The Orthodox Church
The term Orthodox means both ‘correct doctrine’ and ‘right worship (glory)’. Since at least the 4th century Christian writers and councils have used it to describe Christian doctrine and life in conformity with the apostolic teaching concerning Jesus Christ and the Church.  Those communities, which have received and maintained the apostolic tradition, and consequently share a common worship, doctrine and ministry, recognize each other as Orthodox.  This is the case with four of the ancient Patriarchates (Constantinople, Alexandria, Antioch and Jerusalem) as well as the many other national self-governing (autocephalous) churches and their daughter churches (Russia, Georgia, Serbia, Romania, Bulgaria, Cyprus, Greece, Albania, Poland, Czechoslovakia, North America, Sinai, Finland, Japan, Ukraine, Belarus, Moldova) in communion with them.  Orthodox in this sense contrasts with Roman Catholic and Protestant, and represents the ancient, traditional Christian Church.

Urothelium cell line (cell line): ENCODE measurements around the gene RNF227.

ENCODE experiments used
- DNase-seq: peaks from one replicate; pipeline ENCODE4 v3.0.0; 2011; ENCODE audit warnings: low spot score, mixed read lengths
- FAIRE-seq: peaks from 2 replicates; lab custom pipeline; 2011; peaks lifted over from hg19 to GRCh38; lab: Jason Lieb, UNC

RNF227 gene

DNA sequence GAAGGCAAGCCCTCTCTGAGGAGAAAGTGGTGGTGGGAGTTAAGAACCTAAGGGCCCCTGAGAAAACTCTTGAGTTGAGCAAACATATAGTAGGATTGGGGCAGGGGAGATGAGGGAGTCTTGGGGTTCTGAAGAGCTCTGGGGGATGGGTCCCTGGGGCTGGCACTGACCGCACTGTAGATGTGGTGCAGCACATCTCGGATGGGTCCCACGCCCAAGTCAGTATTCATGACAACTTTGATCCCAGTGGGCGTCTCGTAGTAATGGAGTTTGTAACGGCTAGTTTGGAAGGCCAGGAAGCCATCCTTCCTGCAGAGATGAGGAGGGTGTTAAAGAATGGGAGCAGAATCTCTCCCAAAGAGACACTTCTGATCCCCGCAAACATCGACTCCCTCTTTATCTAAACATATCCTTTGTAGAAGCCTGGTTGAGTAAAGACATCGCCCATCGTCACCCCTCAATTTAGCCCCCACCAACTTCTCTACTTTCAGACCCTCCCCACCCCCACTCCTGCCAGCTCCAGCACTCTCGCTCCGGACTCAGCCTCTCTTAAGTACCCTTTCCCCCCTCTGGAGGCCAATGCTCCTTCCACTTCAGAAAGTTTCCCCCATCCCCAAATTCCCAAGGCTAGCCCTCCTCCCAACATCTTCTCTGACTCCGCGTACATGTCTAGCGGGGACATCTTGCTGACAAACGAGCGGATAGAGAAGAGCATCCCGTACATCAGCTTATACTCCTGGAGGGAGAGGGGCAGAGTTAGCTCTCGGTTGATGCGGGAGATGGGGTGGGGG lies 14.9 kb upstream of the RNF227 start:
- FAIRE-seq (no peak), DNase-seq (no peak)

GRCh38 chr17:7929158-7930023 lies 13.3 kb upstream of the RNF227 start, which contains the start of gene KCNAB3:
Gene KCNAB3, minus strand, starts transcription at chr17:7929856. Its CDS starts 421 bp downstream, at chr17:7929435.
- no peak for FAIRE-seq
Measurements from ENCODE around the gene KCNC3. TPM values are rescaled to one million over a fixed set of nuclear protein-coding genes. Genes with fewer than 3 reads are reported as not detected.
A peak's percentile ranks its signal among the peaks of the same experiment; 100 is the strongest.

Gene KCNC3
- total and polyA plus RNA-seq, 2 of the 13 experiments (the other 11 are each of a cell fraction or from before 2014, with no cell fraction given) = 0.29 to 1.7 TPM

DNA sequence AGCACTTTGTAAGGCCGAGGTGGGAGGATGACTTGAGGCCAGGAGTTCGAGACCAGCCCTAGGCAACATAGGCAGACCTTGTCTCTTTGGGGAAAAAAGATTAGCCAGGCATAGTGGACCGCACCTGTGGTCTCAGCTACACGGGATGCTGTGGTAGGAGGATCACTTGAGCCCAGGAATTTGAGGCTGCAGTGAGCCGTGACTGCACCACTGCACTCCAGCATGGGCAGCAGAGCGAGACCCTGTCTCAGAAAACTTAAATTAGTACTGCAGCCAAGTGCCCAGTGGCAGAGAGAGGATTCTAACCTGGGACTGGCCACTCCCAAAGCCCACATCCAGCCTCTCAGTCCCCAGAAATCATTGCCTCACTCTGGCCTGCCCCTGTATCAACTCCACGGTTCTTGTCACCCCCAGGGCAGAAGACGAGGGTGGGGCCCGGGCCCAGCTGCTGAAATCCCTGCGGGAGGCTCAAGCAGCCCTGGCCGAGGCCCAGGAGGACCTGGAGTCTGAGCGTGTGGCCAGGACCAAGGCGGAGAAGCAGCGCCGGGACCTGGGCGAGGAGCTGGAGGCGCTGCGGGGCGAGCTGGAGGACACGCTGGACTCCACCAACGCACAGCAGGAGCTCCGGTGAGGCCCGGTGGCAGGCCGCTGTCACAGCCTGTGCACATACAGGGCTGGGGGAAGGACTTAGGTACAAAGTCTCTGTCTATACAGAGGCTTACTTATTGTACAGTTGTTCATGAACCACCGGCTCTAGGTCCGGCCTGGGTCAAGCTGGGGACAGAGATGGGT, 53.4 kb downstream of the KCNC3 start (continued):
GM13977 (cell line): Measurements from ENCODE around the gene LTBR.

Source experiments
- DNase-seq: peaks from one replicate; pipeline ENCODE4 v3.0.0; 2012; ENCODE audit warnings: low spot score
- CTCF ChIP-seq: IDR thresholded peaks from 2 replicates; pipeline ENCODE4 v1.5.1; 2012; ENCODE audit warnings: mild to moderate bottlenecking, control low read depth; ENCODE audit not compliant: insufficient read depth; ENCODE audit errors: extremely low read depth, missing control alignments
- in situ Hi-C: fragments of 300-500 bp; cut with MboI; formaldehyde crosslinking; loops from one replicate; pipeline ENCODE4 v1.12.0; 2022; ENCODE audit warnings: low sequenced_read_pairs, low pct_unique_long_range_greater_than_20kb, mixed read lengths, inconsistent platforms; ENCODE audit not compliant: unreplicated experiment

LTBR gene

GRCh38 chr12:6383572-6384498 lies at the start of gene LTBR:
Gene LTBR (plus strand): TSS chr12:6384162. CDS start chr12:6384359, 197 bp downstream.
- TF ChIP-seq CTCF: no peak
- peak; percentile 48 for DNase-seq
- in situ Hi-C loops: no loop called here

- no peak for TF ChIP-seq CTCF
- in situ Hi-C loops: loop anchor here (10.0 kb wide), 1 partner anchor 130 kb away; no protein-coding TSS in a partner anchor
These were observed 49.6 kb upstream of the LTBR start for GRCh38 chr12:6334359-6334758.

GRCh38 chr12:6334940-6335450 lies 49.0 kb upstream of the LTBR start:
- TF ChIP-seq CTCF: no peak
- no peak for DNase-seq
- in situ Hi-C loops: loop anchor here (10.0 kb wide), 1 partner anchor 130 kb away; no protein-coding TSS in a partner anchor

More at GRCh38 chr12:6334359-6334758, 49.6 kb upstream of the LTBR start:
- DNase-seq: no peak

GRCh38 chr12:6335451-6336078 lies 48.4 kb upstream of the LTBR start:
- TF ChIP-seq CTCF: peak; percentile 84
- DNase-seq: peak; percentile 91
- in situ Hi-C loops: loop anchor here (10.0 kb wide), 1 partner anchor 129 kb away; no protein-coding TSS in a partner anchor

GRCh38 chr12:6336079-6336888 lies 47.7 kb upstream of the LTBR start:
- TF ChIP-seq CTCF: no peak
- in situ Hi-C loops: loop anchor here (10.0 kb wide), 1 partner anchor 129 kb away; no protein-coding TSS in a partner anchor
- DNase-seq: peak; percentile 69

Although Orthodoxy is often thought of as something “eastern” (and indeed the roots of Christianity are Eastern Mediterranian, what we commonly know as "The Holy Land") it is in fact the universal, apostolic faith.  Western Europe was Orthodox for a thousand years, and Orthodox believers throughout the world revere the saints and accomplishments of this Orthodoxy of the first millennium in the west.  This century has seen major demographic changes, which have reintroduced Orthodoxy to the west and in the new world, and demonstrated that the Orthodox Christian faith is for all peoples, everywhere.  Orthodoxy is above all a way of life, the daily living out of the apostolic witness to Jesus Christ, shaped and tested through generations of personal and direct experience of the Holy Spirit poured out in the life of the Church.

Our task is to make this rich heritage a living reality and a real possibility in Canada today.